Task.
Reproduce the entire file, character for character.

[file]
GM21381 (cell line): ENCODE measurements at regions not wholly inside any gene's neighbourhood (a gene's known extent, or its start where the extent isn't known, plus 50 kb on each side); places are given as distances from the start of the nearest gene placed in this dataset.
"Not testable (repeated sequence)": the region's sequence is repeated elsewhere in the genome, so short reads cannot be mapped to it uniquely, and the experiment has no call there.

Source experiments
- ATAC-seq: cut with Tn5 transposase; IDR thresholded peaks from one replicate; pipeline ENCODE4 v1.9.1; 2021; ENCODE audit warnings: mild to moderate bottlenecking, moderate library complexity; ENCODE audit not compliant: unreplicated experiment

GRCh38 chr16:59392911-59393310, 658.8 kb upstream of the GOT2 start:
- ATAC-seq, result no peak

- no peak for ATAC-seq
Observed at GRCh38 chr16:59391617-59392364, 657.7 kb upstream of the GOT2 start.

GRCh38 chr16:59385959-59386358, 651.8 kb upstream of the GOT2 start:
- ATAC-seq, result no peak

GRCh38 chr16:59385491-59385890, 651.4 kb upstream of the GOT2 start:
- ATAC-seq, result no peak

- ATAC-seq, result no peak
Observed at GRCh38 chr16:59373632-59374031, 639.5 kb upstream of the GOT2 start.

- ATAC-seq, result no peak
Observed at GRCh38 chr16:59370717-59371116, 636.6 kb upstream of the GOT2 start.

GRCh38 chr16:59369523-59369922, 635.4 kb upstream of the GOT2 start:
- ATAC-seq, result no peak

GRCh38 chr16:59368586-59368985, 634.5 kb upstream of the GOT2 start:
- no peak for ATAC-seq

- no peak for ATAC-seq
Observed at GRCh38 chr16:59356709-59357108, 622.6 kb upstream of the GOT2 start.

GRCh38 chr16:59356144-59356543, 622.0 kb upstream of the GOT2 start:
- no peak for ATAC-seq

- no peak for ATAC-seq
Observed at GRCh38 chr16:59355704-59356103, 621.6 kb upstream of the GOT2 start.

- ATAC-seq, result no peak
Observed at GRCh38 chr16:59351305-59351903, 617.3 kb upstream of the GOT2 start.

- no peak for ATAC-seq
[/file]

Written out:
GM21381 (cell line): ENCODE measurements at regions not wholly inside any gene's neighbourhood (a gene's known extent, or its start where the extent isn't known, plus 50 kb on each side); places are given as distances from the start of the nearest gene placed in this dataset.
"Not testable (repeated sequence)": the region's sequence is repeated elsewhere in the genome, so short reads cannot be mapped to it uniquely, and the experiment has no call there.

Source experiments
- ATAC-seq: cut with Tn5 transposase; IDR thresholded peaks from one replicate; pipeline ENCODE4 v1.9.1; 2021; ENCODE audit warnings: mild to moderate bottlenecking, moderate library complexity; ENCODE audit not compliant: unreplicated experiment

GRCh38 chr16:59392911-59393310, 658.8 kb upstream of the GOT2 start:
- ATAC-seq, result no peak

- no peak for ATAC-seq
Observed at GRCh38 chr16:59391617-59392364, 657.7 kb upstream of the GOT2 start.

GRCh38 chr16:59385959-59386358, 651.8 kb upstream of the GOT2 start:
- ATAC-seq, result no peak

GRCh38 chr16:59385491-59385890, 651.4 kb upstream of the GOT2 start:
- ATAC-seq, result no peak

- ATAC-seq, result no peak
Observed at GRCh38 chr16:59373632-59374031, 639.5 kb upstream of the GOT2 start.

- ATAC-seq, result no peak
Observed at GRCh38 chr16:59370717-59371116, 636.6 kb upstream of the GOT2 start.

GRCh38 chr16:59369523-59369922, 635.4 kb upstream of the GOT2 start:
- ATAC-seq, result no peak

GRCh38 chr16:59368586-59368985, 634.5 kb upstream of the GOT2 start:
- no peak for ATAC-seq

- no peak for ATAC-seq
Observed at GRCh38 chr16:59356709-59357108, 622.6 kb upstream of the GOT2 start.

GRCh38 chr16:59356144-59356543, 622.0 kb upstream of the GOT2 start:
- no peak for ATAC-seq

- no peak for ATAC-seq
Observed at GRCh38 chr16:59355704-59356103, 621.6 kb upstream of the GOT2 start.

- ATAC-seq, result no peak
Observed at GRCh38 chr16:59351305-59351903, 617.3 kb upstream of the GOT2 start.

- no peak for ATAC-seq